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Is All War Bad?

WARNING:  This post may be a bit more heady then my previous posts as it highlights the writings of Saint Augustine. (4th century)

This past Christmas I received a special book from my brother, The Political Writings of St. Augustine. This was the perfect gift since Augustine merges two things that I am passionate about, politics and religion.

As a practicing Catholic I struggle with the whole notion of war.  Many Christians whom I admire say that war is evil no matter what.  But I do not agree with that position simply because throughout history that has not been the case.  One just needs look at the history of World War II to see the legitimacy of war. War might be evil, but I firmly believe that it is necessary at times to protect the common good.

Augustine begins:
"When war is undertaken in obedience to God, who would rebuke, or humble, or crush the pride of man, it must be allowed to be a righteous war...
Augustine is making a point here: That sometimes war is something that must be done in obedience to God.   Augustine is not saying that all war is evil and that a Christian shouldn't participate in it.  He is saying instead that war is an inevitable part of the human condition.  The key distinction being that God doesn't want war but God will use it as a means to rid human evil.  Augustine clarifies his statement further:
"At the same time it remains true, that whatever is good is so by divine blessing, and whatever is bad is so by divine judgment." 
He also adds,
"For God is not the author, but he is the controller of sin; so that sinful actions, which are sinful because they are against nature, are judged and controlled and assigned their proper place and condition in order that they may not bring discord and disgrace on universal nature."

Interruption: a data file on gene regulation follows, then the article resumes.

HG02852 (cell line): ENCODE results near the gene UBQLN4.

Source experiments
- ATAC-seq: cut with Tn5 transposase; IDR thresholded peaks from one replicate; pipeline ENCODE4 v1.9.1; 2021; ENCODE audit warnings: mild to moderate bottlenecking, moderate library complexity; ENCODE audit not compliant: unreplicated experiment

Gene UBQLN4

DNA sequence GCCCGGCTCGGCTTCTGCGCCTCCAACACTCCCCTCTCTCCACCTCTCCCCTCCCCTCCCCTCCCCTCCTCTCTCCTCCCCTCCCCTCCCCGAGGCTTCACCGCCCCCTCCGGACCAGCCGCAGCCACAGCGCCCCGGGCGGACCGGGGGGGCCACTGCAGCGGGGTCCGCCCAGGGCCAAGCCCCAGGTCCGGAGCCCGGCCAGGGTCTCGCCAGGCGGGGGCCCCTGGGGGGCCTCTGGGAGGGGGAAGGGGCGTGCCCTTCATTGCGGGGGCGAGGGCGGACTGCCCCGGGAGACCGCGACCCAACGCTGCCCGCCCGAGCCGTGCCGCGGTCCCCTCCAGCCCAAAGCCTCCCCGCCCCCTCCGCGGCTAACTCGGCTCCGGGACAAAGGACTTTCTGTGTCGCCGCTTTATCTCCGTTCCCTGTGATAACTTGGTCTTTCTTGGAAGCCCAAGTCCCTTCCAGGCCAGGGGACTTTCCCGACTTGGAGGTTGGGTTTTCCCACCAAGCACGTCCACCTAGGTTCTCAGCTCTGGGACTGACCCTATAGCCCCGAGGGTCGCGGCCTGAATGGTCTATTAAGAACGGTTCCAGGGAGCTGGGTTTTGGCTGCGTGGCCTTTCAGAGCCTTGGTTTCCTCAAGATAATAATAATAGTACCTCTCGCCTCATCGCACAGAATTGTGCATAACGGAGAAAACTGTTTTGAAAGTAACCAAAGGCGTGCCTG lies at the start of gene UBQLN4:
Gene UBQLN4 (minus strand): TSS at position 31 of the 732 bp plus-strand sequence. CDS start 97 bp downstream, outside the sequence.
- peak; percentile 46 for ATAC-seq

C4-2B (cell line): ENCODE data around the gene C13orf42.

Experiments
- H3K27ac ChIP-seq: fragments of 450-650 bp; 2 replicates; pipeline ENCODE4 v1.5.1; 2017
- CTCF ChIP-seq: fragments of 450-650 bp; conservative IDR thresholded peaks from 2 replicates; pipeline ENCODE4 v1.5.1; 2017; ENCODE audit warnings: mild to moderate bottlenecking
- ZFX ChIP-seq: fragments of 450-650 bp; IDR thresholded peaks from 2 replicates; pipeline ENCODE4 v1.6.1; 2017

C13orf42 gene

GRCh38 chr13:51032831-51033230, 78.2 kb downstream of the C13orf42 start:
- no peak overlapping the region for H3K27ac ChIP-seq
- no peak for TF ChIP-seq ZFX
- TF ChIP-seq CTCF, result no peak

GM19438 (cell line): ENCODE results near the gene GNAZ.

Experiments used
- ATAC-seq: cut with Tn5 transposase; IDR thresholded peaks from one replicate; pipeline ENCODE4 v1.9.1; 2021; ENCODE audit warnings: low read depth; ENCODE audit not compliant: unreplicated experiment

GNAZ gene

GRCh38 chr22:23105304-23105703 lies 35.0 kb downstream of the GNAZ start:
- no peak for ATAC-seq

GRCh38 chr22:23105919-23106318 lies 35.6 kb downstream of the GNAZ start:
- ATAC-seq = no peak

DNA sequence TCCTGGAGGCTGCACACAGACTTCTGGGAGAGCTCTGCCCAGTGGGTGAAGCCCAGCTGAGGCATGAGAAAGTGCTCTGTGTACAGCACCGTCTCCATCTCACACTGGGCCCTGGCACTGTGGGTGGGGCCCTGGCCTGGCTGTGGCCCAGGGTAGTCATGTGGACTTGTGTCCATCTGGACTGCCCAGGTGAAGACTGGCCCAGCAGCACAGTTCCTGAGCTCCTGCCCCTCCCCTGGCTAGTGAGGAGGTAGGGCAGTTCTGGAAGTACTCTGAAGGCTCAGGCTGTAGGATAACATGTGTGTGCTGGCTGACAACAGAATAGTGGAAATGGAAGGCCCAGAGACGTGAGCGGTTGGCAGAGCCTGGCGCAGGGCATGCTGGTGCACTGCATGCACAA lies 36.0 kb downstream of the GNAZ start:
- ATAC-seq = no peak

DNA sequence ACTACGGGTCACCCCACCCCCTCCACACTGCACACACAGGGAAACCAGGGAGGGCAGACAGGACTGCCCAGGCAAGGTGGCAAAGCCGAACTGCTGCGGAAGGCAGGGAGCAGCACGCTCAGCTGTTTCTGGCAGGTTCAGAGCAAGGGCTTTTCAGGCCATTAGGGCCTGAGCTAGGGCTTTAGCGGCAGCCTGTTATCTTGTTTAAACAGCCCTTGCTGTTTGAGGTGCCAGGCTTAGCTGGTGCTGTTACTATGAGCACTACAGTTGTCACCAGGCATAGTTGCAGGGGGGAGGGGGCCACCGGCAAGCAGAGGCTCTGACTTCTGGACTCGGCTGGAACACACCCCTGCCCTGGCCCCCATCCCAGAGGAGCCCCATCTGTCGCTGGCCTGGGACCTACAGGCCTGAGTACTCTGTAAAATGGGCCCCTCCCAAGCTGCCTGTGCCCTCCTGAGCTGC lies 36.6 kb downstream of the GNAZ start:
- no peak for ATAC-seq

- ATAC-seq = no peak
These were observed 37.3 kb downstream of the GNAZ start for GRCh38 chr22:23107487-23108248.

Augustine also makes the point that being a soldier is not against the will of God.  He cleverly gives three examples: 1) the centurion (a Roman soldier)who asks Jesus to heal his servant 2)  Jesus saying "render unto Caesar that what is Caesar's."  and  3) when John the Baptist tells a soldier, "to be content with his wages."   In all three examples, Augustine is pointing out that if God were really against being a soldier Jesus and John the baptist would have chastised them, but they don't. Instead God is more focused on the interior disposition of a person than their occupation.

Augustine makes a clear contrast about what is evil in war; his answer might surprise you as he writes,

"What is evil in war? Is it the death of some who will die in any case, that others may live in peaceful subjection? This is mere cowardly dislike, not any religious feeling. The real evils in war are love of violence, revengeful cruelty, fierce and implacable enmity, wild resistance, and the lust of power, and such like; and it is generally to punish these things, when force is required to inflict punishment, that, in obedience to God or some lawful authority, good men undertake wars..."
When I read the first part I was taken aback.  Simply not wanting to die is not grounds enough for being against war. In part this may make sense to a believer because a believer feels that everything in human existence, including war is in God's mysterious providence.

Augustine in his "just war" theory is saying that all wars need to be just.  What makes a just war?  I believe like Augustine that a just war is one where its chief end is to root out a grave evil, which is greater than the good that is being disrupted, in order to restore order and peace for the common good.

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